Opinion: Teacher assistants are key to fair and equitable learning

Teacher's aides are common in secondary schools, often assisting individual students.

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Teacher’s aides are common in secondary schools, often assisting individual students.

Anthony Edwards and Tayla Steele are Taranaki High School students and members of Taranaki Youth Voices.

OPINION: Recently, it has come to our attention that students of all ages and abilities are affected by the fact that our schools are under-resourced for teacher assistants.

Teacher assistants are essential to the school’s education system and the government did not help by increasing teacher assistant salaries, in fact, they made the situation worse.

The problem is not with underpaid teacher assistants, the problem is with the lack of funding allocated to hiring teacher assistants.

From what we understand, the government has made schools pay more for teacher assistants, but has not increased school budgets for these changes.

* Parents pay for teacher’s aides under the “common” table, despite it being illegal
* Boy’s teacher’s aide is cut after parents say they can’t fund him
* Elementary students lose out due to underfunding, understaffing, teachers say

The result being that fewer teaching assistants are hired by schools, or that they divert money from another sector of education, the opposite of what was supposed to happen.

We interviewed Anna Zsigovits-Mase, a member of the leadership team at one of our secondary schools who expressed; “We have 4-5 teaching assistants, there just isn’t enough for everyone, we have almost a thousand students here… In our school, we don’t have enough funds to pay another raise for teaching assistants, not to mention hire a new one.”

However, the problem does not start or end in one school. Schools across New Zealand are suffering from the same situation.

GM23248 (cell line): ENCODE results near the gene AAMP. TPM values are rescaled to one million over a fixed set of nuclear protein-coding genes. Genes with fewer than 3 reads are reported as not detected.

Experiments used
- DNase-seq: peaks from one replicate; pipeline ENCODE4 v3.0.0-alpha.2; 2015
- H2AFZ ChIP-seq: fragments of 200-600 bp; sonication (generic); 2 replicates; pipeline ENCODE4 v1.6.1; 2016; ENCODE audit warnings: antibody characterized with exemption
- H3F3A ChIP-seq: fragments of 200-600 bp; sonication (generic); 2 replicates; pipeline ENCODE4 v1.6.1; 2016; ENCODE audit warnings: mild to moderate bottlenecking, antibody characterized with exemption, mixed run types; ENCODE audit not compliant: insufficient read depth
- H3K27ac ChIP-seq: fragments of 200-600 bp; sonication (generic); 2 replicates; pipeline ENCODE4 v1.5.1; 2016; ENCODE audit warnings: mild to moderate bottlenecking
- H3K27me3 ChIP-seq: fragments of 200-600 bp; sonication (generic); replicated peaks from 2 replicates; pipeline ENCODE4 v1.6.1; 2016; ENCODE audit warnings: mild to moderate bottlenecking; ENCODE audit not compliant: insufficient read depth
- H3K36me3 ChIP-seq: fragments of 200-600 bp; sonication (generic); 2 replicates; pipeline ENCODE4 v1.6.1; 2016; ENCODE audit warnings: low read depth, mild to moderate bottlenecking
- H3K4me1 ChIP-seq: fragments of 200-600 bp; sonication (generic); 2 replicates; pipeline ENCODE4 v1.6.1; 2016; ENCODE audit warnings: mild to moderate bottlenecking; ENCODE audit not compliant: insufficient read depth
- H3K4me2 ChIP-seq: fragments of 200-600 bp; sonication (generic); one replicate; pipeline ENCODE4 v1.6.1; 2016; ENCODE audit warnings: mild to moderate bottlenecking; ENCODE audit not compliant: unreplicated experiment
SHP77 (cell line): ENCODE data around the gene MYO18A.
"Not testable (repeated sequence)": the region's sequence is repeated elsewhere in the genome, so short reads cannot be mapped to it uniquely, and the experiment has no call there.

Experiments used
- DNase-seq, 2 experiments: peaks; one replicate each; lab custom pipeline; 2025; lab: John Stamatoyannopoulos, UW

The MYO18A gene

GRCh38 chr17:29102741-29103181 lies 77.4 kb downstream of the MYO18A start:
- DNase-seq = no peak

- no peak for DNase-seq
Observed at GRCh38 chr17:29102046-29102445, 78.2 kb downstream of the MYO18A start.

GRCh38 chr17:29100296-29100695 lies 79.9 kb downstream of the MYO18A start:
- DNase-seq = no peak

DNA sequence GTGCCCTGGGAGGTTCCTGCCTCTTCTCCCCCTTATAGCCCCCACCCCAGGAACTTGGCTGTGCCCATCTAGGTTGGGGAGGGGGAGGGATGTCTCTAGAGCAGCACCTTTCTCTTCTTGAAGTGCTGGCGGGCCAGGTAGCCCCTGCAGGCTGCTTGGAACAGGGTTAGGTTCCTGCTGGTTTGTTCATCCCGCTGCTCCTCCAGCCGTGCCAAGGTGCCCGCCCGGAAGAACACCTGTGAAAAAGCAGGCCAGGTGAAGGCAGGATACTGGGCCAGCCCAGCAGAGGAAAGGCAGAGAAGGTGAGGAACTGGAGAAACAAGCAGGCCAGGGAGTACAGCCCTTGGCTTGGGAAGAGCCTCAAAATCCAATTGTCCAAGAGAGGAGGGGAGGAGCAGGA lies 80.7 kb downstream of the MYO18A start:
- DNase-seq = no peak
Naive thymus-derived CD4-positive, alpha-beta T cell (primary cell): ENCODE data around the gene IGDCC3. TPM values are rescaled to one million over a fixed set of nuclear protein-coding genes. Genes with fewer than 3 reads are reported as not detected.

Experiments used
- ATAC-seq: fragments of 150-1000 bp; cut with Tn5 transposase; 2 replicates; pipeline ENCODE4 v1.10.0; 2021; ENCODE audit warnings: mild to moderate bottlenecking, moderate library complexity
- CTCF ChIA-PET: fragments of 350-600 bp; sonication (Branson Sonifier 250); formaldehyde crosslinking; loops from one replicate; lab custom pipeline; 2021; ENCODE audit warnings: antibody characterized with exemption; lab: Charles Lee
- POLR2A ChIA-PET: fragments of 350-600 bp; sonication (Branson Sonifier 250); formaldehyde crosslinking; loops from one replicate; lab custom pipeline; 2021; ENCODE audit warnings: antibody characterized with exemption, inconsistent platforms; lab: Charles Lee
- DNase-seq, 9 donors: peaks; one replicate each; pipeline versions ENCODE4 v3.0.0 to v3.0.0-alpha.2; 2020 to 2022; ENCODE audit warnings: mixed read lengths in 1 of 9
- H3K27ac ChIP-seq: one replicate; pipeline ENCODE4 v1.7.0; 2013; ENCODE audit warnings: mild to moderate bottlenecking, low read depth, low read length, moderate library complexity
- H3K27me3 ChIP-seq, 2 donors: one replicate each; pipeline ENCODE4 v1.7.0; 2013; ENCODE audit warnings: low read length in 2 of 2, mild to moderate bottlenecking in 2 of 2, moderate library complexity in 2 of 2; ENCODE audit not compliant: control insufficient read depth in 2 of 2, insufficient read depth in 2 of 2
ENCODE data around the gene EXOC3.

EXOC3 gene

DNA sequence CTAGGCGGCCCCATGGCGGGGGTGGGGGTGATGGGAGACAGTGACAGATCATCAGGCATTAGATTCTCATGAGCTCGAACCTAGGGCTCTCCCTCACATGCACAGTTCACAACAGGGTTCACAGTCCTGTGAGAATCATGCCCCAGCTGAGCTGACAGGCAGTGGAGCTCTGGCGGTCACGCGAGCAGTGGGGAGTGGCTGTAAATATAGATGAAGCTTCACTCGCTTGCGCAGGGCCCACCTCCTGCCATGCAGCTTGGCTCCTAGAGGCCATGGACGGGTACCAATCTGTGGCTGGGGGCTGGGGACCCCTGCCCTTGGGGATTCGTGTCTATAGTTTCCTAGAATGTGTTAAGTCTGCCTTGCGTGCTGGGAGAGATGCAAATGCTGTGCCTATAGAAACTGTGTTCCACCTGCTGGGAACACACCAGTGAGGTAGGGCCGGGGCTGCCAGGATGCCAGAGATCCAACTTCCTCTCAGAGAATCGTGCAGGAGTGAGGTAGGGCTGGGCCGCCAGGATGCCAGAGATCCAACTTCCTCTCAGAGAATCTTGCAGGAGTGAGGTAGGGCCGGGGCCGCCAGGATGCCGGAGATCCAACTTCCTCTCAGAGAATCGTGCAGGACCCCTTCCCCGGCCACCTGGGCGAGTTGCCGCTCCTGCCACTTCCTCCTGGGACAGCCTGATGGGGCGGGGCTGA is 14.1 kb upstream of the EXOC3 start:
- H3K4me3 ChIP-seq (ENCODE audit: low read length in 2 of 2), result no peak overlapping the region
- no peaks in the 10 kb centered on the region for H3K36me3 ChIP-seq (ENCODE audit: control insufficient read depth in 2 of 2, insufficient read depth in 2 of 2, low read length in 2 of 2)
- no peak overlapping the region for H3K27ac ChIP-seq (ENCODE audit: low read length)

“Other local schools I know are also under the same pressure, as well as primary schools, which have such early learning needs and need extra support. Some students will hurt others if they are not not supported.

The number of teaching assistants in our schools has a huge impact on students’ equitable right to access education.

Students of all ages have at least one classmate who has a learning disability these days and so it is unfair that these students, therefore, have fewer opportunities than their classmates.

A student who suffers from dyslexia or dyspraxia is entitled to the additional assistance of a reader-writer to support them and help them focus on their potential, this is provided by a teacher’s aide.

Teacher’s aides are there for the teacher to use in the classroom, but they tend to be assigned to a student or a group of students due to their low numbers.

An invaluable service that people often don’t have the patience or empathy for.

The vice principal was also interviewed and brought up the fact that assigning and implementing teacher assistants for everyone is difficult and requires a lot of administration, effort that shouldn’t be necessary.

“It is hard and difficult to find when a school is limited in the number of teaching assistants, to meet all the needs of the students. Schools must receive the funding and should have the right to use that funding to access teacher assistant support for each school that needs it.

Although we do not fully understand the administration of the political and financial systems involved with teacher assistants, we do know that teacher assistants, despite what their job seems to be, are invaluable in any school.

Secondary education is the time when we undergo major psychological and academic development.

The way students are supported during this crucial period of development prepares us for a lifetime.

Regardless of our backgrounds and abilities, all students deserve an education system that allows us to reach our potential.

You can help us by writing letters to our schools and MPs to point out this inequity.

Anthony Edwards and Tayla Steele are Taranaki High School students and members of Voices of Taranaki Youth.

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